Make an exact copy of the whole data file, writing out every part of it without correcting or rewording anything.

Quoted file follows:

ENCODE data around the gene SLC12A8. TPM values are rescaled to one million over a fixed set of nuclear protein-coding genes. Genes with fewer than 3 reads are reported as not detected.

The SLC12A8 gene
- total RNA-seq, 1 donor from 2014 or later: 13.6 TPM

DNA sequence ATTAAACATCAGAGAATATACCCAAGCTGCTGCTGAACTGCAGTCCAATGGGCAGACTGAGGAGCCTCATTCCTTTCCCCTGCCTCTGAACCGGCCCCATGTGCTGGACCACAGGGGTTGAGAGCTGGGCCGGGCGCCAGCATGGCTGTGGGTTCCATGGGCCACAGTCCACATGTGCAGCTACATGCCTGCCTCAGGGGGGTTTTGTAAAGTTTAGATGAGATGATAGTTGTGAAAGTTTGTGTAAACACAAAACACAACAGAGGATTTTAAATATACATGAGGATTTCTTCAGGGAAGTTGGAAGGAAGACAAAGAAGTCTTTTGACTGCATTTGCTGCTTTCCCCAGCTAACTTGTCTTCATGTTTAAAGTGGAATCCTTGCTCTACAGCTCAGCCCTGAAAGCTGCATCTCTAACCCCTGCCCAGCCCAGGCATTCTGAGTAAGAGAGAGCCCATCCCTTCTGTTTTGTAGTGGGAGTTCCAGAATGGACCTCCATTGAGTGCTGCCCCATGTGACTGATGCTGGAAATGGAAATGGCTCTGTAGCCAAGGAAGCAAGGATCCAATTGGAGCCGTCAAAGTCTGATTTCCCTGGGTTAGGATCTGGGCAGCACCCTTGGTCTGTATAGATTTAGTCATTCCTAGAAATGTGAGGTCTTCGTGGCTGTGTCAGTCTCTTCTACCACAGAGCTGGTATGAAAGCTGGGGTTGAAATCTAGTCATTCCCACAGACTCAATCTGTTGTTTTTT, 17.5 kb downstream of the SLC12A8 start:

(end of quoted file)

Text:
ENCODE data around the gene SLC12A8. TPM values are rescaled to one million over a fixed set of nuclear protein-coding genes. Genes with fewer than 3 reads are reported as not detected.

The SLC12A8 gene
- total RNA-seq, 1 donor from 2014 or later: 13.6 TPM

DNA sequence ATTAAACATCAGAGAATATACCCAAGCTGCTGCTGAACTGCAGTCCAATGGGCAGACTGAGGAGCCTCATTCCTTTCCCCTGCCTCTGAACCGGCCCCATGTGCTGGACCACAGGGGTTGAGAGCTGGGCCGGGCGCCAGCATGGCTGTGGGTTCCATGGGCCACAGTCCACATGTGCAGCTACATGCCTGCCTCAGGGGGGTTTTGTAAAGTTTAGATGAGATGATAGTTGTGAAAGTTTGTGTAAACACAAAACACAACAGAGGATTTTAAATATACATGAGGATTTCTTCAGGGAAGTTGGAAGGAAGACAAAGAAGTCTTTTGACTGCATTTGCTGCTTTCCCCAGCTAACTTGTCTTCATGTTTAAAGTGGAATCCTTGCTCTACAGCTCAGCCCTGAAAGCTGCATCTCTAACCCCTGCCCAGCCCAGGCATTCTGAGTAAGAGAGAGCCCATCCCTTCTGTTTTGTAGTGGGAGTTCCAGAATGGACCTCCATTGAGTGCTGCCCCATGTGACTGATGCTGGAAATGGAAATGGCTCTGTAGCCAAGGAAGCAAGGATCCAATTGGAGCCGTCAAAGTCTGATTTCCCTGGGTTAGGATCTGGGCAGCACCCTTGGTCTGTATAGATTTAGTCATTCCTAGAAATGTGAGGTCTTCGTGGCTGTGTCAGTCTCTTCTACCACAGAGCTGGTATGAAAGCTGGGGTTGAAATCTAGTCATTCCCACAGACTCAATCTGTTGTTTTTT, 17.5 kb downstream of the SLC12A8 start: